See Joel Program

June 8, 2008

When Sys.Application.initialize Causes Operation Aborted in IE

Filed under: AJAX, ASP.NET AJAX, JavaScript — Tags: , , , — Joel Rumerman @ 8:27 pm

As you might already know, I’m a power user of ASP.NET AJAX. I’ve been using it in large commercial projects for over three years and I’ve come to love JavaScript and be somewhat of an ASP.NET AJAX expert. In fact, I even co-authored a book on ASP.NET AJAX Server Control development with my bud Adam Calderon if that helps lend me some credence.

So being a power user of ASP.NET AJAX I’ve had to learn a few things about how it all works so I can teach others how to use it properly and spread the programming load around the office. This especially means how the Microsoft AJAX Library works (the client runtime that’s added to the page whenever you use a ScriptManager server object) and how Sys.Application, the client runtime object of sorts, initializes.

So it’s been a real problem for me that I hadn’t been able to solve a particularly detrimental problem that’s been occasionally occurring in the mapping portion of our application that I really felt shouldn’t have been possible to happen. The problem that we saw was the dreadful Internet Explorer Operation Aborted error. The Operation Aborted error, which occurs when the DOM is illegally modified and causes the page to completely fail, was occurring on slower connections when the map was loaded for the first time. It was really difficult for me to believe it had anything to do with either our code or the Microsoft AJAX Library because our mapping code was relying upon Sys.Application to ensure that we didn’t modify the DOM illegally and since I knew how the initialization routine of Sys.Application prevented illegal DOM modification, the error shouldn’t have been possible.

Obviously I was wrong and somewhere something was going wrong.

It wasn’t until a coworker of mine, John C., was assigned the task of tracking down the root of the error no matter what did he figure out that the way

Sys.Application prevented illegal DOM modification didn’t work properly in all situations.

This is a huge deal as every ASP.NET AJAX programmer relies upon Sys.Application.initialize (using Sys.Application.add_init(handler)) to create components at a safe time and not modify the DOM illegally. If it doesn’t work right in certain situations, we can no longer rely upon it at all.

So now that I’ve made this claim that Sys.Application.initialize is broken, let me explain why (BTW, John figured this out, not me).

First, let me describe what Sys.Application.initialize is supposed to do. It is supposed to initialize all components once the DOM has been fully built so that the components can modify the DOM at a safe point and not get the previously mentioned Operation Aborted error. It does this by executing functions that have been attached to the Sys.Application’s init event.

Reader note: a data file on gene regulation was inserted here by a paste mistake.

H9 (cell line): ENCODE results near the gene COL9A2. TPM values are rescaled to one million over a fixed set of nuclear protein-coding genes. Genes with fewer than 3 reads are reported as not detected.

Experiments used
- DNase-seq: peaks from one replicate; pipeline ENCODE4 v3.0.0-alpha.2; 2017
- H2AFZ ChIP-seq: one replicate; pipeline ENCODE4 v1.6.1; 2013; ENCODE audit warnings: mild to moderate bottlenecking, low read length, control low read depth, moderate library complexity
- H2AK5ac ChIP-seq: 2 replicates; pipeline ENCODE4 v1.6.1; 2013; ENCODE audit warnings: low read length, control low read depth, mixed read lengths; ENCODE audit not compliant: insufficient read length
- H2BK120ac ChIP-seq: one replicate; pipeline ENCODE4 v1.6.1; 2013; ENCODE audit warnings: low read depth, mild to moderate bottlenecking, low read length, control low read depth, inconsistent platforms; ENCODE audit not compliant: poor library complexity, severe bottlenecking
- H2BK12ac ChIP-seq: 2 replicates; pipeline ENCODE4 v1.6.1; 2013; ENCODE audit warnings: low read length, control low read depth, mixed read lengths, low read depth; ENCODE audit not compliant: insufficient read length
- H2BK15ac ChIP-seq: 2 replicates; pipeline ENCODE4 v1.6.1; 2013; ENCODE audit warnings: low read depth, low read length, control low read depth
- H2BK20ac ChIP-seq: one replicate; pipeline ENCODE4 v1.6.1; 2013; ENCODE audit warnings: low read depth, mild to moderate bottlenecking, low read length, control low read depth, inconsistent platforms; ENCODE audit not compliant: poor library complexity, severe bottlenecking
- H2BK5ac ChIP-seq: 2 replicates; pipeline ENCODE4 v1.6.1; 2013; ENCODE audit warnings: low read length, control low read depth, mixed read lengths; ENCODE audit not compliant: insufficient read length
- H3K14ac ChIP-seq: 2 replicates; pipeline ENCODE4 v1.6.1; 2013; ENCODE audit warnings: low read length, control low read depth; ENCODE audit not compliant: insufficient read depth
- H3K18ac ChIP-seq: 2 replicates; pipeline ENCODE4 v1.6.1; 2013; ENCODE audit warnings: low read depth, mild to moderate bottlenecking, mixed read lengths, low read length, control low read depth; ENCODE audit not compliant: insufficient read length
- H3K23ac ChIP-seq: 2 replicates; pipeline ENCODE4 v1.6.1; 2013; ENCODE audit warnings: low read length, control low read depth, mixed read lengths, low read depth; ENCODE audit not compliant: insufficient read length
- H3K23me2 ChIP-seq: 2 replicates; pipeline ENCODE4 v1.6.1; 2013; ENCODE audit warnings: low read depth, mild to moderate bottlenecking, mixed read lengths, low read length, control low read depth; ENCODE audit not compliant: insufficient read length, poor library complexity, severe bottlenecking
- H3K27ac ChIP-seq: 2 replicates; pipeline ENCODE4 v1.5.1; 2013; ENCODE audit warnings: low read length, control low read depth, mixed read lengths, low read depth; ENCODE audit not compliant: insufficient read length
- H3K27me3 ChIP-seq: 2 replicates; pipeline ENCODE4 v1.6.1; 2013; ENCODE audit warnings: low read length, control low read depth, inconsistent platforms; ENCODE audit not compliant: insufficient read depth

Here’s Sys.Application.initialize’s code:

function Sys$_Application$initialize() {
    if(!this._initialized && !this._initializing) {
        this._initializing = true;
          Function.createDelegate(this, this._doInitialize), 0);

The bolded code is what is important here. What it does is place the _doInitialize method on a timeout that executes after 0 milliseconds. Putting a method call on a timeout of 0 means execute the function as soon as possible and is used by JavaScript programmers to setup a function to execute as soon as JavaScript has completed executing the current call stack. In this case, the _doInitialize method is supposed to execute after the DOM fully loads, but before the binary content of images, flash objects, SilverLight files, etc. have been downloaded. This means that _doInitialize will execute when it’s safe to modify the DOM because it will have been fully created, but will not suffer the same performance problem as window.onload because window.onload waits for the binary content to be loaded before executing. This is in place of the DomContentLoaded event, which IE doesn’t yet support.

This function makes the assumption that the JavaScript executor will not allow the timeout to expire and execute until the DOM has been fully loaded. Unfortunately, in IE 6 and 7 under not-so-special circumstances this isn’t the case and the _doInitialize method executes too early, and components are created that may illegally alter the DOM.

(BTW, this is most likely this is an IE bug and not an ASP.NET AJAX bug, but you program with the browser you’ve got; not the one you’d like to have.)

First, some credit.

John C. at work figured this out because I didn’t want to believe that there could be this big of a problem in ASP.NET AJAX. Nobody has to tell me what a mistake that stubbornness was. Not that I distrust Microsoft or don’t still believe that the ASP.NET AJAX guys are good programmers, but I should know better. Programming is difficult. Problems crop up everywhere.